I am going to talk about 2 deadly techniques under a float, and these are the main ones I rely on to get into fish on a regular basis. First things first lets put some line on your reel. The best line for float fishing for steelhead hands down is going to be Fireline. I prefer either Fireline Flame Green Hi Vis, or Fireline Crystal. I like to use 14 pound braid, it seems to be the best for line capacity on the reel and it also seems to be the best at not looping up around the rod tip or getting knots in the braid. The reason for using braided line especially the fireline is floatation. Fireline and a lot of other braids float on top of the water so it makes it very easy for line mending, controlling your line, and visibility. You will want to tie some mono leader onto your braid to make your line less visible to the fishes eyes. I use Maxima Ultra Green either 8 pound test in low clear water or 10-12 pound test in high colored water. Another option for line that is very popular is P-Line. They make some very strong mono that will hold up in all conditions. I use a double uni knot to be able to achieve this task. Direction to this knot are seen by clicking here. Now that your all spooled up lets put on a bobber. I like to use the most simple bobber there is. Its a Thill premium steelhead float. It comes with a rubber surgical tube, remove the tube, and cut it in half. Half of the tube holds the line on the top portion of your bobber and the other half holds the line on the bottom portion of your bobber. There are many floats like this that are easily installed and quickly adjustable for water depths. The other bobbers I love to use are Cleardrift Floats. These floats are the newest hottest float on the market, get some asap! Now lets get down to business…. The JIGS!!!

fireline crystal

The first technique I will use through a steelhead run is going to be the jig under a float. There is so many jigs to choose from many different colors, sizes, shapes, patterns, and etc. Its a good thing that Joel’s Jigs carries everything you need to get the job done.  The main thing you need to know is pinks and other bright colors when the water is high and has some color. If the water is low and clear, reds and other darker colors. I will use red and white in low clear water, and all pink in high colored water. The one main thing that separates catching a fish and not…. Bait. I don’t care what you think bait will out fish anything on the water. Tipping all jigs with bait is an option. Sand shrimp, night crawlers, salad shrimp, prawn, & eggs just to name a few. Don’t hesitate to try different jigs and colors through a run, some steelhead can be picky. Check out a full selection to add to your arsenal by clicking here.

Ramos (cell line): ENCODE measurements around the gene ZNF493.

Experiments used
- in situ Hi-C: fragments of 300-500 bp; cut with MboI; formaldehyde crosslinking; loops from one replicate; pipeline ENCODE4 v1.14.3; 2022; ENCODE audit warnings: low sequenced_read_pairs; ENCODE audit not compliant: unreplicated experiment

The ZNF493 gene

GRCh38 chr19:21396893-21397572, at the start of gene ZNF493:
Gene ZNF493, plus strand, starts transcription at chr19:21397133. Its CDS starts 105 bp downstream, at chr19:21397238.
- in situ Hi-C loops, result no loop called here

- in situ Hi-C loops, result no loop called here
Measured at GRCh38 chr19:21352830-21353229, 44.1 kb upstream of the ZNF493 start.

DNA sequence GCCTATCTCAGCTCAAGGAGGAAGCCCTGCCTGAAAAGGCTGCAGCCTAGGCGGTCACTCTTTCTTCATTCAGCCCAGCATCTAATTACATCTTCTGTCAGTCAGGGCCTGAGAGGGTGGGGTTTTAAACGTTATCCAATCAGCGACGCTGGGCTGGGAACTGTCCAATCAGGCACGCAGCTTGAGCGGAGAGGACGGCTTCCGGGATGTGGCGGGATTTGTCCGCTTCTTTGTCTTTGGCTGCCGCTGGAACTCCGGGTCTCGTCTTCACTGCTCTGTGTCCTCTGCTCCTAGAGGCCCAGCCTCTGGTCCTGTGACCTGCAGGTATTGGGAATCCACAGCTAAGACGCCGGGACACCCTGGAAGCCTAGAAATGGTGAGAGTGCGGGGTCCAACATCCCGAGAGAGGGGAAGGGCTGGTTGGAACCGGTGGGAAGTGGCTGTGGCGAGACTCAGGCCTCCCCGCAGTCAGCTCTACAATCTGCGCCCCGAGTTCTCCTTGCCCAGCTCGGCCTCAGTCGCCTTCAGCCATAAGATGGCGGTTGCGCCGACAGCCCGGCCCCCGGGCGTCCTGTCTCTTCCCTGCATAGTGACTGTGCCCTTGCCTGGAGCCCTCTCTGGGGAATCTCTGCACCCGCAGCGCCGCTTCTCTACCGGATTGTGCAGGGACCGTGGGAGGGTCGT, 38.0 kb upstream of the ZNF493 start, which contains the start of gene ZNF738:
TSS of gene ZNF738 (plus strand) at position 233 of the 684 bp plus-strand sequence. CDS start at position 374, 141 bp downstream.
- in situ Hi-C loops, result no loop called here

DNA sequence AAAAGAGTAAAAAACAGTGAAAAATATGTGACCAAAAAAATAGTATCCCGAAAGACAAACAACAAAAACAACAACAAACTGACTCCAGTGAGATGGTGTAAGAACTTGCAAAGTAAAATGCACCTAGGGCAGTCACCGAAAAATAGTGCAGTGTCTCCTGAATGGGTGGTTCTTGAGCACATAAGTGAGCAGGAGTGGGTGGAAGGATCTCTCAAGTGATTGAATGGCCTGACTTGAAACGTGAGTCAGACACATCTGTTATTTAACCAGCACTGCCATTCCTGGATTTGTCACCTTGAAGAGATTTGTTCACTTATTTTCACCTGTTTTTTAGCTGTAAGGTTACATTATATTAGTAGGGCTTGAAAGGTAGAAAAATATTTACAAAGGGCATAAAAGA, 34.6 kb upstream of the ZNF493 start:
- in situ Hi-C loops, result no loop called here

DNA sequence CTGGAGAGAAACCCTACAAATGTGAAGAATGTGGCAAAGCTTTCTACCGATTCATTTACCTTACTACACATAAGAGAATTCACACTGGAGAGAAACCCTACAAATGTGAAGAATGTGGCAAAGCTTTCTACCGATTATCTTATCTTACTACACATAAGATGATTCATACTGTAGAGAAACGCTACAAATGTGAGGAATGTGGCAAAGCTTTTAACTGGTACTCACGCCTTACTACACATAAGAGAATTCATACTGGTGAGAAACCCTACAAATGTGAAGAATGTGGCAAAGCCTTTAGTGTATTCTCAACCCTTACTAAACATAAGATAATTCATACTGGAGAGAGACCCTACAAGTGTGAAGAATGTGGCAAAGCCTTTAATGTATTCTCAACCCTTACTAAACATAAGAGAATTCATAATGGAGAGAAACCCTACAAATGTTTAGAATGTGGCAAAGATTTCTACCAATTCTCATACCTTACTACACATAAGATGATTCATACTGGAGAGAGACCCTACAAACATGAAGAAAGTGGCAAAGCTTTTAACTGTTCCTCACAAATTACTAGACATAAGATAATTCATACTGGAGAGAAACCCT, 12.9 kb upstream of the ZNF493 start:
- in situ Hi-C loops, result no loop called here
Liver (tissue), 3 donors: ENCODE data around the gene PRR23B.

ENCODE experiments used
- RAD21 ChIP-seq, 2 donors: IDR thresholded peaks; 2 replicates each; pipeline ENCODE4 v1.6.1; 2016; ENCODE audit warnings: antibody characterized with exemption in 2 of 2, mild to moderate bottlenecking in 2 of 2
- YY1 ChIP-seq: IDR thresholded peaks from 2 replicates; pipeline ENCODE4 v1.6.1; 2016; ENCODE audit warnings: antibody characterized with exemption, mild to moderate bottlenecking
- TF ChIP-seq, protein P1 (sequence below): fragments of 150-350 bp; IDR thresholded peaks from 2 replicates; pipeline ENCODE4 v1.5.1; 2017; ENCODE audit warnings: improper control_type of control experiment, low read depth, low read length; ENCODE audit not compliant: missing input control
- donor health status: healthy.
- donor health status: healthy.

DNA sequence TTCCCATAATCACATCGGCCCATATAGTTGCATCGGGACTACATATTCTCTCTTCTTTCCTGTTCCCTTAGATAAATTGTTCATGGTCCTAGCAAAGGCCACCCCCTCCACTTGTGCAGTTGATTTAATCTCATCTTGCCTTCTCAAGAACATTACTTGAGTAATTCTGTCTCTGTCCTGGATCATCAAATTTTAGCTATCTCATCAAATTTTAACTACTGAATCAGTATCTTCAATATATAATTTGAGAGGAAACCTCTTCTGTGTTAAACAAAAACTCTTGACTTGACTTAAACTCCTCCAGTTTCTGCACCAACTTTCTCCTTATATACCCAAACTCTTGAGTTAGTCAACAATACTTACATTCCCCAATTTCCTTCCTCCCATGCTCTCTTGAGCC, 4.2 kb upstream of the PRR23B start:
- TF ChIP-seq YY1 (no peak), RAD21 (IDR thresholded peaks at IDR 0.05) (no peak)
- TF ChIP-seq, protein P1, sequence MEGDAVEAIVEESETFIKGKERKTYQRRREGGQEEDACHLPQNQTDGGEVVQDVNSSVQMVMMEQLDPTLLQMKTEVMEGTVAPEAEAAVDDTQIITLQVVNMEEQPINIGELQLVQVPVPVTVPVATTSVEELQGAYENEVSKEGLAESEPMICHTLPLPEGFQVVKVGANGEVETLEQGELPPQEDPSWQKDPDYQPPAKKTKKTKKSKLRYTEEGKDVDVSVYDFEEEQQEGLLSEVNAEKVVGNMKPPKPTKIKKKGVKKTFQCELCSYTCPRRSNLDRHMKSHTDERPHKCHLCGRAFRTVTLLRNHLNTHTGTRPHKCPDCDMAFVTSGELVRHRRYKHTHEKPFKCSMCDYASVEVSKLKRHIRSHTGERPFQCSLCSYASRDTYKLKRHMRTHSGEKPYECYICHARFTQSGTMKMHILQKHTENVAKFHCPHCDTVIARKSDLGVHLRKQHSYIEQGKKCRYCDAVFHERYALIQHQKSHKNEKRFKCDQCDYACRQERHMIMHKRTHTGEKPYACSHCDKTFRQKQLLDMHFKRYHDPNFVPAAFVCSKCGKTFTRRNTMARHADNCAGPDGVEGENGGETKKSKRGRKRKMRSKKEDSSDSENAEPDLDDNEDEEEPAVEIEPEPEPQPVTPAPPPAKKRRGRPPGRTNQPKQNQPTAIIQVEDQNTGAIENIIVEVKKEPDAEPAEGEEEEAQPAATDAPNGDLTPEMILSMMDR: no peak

If the jig fails me….Worm it is! Plastic worms have been one of the most deadly baits to hit the fishing scene since they trickled down from Canada years ago. Fishing them under a float is pretty easy and doesn’t require much skill for rigging. Get some owner painted jig heads. I prefer white or pearl pink. You can find them by clicking here. Next your going to need to get some worms, I prefer pink worms but all colors have been known to be effective. Berkley worms have recently taken the fishing scene by storm. Check them out by clicking here. Now that you have your jig heads and worms time to rig them together. Start by inserting the hook into the head of the worm put it in about a one inch then poke it out center body so the worm is straight on the jig head. It should look like this.Steelhead Worm Jig

Ok now your completely set up deadly as ever with your Lamiglas in hand, your Pflueger reel, your Fireline braid, your Thill steelhead float, and last but not least your Joel’s Jigs! So what do you do from here… I would tell you but then I wouldn’t have you coming back for more! New article coming soon about how to read water and find out where to present your set up to the chrome creatures of the river and sea. To get a head start on the game purchase this video… Click Here.

float fishing for steelheadBy: Marlin LeFever – ADDICTED FOR LIFE!